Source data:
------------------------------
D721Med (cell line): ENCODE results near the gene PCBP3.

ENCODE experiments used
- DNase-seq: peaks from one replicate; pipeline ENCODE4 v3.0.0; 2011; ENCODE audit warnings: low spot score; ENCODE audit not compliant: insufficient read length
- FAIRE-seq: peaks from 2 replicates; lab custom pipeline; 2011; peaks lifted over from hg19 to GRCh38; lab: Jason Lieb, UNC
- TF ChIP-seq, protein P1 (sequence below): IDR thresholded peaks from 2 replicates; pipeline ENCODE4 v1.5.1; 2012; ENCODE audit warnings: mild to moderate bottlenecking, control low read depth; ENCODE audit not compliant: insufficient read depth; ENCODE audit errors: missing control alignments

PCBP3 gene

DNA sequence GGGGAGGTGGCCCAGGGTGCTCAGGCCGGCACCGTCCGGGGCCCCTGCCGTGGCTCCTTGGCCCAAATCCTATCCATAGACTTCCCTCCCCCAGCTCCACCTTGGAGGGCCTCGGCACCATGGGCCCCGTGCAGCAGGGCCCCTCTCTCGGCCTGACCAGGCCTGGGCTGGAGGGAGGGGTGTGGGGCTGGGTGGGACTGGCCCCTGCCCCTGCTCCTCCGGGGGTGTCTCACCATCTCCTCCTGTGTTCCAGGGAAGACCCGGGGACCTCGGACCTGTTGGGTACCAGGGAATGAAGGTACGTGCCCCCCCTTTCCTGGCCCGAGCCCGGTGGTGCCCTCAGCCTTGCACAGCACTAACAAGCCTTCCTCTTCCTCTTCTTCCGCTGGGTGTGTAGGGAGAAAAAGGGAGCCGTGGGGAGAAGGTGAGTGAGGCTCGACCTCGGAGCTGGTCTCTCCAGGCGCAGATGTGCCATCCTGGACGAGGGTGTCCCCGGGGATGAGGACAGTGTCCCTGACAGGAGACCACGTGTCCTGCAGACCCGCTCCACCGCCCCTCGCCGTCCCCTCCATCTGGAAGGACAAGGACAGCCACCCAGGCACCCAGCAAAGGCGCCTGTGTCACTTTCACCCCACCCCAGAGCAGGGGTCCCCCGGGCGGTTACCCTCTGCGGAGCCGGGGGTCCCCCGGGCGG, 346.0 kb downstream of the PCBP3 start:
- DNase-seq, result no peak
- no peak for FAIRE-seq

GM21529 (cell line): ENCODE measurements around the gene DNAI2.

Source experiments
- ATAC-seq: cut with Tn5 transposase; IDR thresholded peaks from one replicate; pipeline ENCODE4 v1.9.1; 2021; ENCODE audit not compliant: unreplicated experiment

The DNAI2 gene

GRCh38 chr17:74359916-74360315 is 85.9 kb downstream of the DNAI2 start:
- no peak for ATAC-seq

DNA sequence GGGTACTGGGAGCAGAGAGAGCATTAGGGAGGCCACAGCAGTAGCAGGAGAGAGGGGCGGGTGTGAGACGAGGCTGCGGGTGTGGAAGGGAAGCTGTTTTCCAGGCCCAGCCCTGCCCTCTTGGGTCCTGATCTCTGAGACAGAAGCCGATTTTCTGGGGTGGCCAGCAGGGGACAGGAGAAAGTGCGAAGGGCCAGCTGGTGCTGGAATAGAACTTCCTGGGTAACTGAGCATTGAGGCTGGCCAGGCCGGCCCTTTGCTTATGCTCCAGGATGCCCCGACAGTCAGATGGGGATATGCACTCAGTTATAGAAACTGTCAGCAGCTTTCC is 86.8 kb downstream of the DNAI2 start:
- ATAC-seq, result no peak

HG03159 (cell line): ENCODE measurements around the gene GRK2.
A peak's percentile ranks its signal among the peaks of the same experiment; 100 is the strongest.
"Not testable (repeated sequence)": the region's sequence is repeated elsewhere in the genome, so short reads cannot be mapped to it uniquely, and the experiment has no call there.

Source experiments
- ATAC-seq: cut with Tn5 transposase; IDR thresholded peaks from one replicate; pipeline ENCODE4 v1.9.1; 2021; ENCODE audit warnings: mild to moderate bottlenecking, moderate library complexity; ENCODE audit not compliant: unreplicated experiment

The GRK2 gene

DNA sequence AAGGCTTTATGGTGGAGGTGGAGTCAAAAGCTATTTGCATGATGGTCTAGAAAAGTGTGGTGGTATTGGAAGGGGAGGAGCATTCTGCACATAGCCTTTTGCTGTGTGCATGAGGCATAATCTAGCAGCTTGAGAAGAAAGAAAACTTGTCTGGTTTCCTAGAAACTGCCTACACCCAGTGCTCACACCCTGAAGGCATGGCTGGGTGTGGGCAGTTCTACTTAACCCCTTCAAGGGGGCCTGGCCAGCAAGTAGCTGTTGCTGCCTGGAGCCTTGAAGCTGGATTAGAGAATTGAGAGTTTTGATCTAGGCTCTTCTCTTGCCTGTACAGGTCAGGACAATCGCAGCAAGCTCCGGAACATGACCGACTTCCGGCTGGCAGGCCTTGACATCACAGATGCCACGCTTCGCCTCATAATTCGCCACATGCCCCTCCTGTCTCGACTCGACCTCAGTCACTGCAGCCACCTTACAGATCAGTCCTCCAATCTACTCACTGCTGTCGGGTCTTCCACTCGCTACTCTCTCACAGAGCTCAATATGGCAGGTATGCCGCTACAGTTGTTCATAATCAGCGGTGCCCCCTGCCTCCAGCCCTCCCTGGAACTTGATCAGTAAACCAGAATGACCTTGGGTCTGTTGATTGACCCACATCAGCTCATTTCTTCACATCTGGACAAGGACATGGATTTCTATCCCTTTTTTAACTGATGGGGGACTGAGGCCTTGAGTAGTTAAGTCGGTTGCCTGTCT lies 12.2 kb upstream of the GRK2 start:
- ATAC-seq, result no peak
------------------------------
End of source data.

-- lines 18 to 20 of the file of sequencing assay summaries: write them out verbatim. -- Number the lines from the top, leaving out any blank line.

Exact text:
HG03159 (cell line): ENCODE measurements around the gene GRK2.
A peak's percentile ranks its signal among the peaks of the same experiment; 100 is the strongest.
"Not testable (repeated sequence)": the region's sequence is repeated elsewhere in the genome, so short reads cannot be mapped to it uniquely, and the experiment has no call there.